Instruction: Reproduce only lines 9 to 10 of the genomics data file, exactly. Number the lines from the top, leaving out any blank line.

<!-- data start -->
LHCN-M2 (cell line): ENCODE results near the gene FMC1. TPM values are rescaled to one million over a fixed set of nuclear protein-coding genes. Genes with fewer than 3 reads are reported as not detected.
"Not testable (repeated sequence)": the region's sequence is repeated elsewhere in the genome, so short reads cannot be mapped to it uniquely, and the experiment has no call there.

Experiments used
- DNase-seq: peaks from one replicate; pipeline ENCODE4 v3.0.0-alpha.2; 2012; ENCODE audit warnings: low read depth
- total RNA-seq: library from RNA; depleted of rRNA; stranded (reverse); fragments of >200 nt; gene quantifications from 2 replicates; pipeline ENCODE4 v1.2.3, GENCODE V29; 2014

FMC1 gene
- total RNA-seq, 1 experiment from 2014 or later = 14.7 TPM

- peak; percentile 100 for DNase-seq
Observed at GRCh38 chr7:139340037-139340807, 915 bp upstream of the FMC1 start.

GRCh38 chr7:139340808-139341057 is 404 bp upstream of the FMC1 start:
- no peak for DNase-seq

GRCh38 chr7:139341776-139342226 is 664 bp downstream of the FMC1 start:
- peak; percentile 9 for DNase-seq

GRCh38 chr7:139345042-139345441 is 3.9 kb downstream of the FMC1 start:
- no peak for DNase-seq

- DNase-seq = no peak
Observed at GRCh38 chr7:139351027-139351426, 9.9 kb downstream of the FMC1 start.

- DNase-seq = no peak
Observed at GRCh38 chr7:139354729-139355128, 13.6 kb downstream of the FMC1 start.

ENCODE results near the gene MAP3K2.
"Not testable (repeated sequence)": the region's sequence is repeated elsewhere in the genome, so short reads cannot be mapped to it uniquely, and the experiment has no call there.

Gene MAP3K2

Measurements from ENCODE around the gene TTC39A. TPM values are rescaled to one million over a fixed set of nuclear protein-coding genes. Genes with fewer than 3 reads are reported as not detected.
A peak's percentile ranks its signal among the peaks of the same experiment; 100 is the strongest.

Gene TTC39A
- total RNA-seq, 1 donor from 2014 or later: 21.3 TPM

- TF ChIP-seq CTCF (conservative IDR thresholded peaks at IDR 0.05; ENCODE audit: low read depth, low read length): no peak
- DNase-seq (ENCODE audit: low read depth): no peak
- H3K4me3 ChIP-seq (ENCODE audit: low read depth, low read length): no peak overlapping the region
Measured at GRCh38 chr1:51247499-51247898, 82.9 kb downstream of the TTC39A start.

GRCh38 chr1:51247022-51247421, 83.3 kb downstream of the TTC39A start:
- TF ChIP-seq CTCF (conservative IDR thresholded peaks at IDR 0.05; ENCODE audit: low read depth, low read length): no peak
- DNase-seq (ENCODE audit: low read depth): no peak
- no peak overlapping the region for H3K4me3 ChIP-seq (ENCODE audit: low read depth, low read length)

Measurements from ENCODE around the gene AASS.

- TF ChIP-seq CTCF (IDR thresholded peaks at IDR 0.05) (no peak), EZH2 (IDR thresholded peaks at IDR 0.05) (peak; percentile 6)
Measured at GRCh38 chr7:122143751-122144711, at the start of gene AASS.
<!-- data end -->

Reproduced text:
Observed at GRCh38 chr7:139340037-139340807, 915 bp upstream of the FMC1 start.

GRCh38 chr7:139340808-139341057 is 404 bp upstream of the FMC1 start: